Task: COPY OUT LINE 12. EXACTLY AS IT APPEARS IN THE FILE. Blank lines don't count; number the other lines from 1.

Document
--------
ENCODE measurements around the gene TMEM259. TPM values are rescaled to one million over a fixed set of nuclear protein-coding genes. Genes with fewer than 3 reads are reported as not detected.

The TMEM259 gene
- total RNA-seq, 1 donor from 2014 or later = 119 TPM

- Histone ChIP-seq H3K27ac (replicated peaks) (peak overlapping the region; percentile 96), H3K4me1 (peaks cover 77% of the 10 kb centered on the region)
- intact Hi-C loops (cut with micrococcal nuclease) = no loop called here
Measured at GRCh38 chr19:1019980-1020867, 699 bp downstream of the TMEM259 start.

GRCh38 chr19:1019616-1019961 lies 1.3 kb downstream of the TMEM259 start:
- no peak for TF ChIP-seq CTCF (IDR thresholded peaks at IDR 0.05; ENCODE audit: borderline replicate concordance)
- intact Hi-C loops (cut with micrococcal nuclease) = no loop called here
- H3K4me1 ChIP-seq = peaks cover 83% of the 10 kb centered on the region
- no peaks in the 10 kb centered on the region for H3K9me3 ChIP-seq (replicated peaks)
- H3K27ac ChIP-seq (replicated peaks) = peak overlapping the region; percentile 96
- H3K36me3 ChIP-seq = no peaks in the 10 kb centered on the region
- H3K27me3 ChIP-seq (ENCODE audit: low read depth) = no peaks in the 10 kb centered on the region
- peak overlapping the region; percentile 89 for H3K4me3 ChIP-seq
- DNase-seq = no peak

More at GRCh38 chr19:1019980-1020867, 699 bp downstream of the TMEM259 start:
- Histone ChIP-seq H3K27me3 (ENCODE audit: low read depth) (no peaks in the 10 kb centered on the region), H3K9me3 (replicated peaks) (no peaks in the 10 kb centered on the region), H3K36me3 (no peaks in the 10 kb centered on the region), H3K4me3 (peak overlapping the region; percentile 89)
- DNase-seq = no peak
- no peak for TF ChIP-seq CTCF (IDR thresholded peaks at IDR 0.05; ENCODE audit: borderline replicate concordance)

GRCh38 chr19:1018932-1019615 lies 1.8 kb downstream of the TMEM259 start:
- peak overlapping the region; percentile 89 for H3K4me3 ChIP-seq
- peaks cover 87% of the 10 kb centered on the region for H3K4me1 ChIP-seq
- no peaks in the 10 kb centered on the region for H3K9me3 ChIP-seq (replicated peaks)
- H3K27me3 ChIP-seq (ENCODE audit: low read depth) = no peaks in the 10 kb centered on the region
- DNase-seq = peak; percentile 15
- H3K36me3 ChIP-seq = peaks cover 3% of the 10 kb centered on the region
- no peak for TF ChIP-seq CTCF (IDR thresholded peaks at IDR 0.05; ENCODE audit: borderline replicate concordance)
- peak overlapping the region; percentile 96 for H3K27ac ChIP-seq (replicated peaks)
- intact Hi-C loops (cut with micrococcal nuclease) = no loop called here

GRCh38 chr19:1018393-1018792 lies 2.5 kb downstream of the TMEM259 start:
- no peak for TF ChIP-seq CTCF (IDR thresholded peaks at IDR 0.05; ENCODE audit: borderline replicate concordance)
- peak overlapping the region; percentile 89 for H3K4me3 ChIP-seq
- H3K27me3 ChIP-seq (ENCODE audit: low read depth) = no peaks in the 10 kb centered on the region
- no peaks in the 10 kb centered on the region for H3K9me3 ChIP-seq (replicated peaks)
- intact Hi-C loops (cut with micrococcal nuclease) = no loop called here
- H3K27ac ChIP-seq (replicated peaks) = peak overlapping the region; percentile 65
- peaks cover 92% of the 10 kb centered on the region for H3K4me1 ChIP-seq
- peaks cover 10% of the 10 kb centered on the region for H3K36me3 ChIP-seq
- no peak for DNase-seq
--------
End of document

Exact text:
- H3K27ac ChIP-seq (replicated peaks) = peak overlapping the region; percentile 96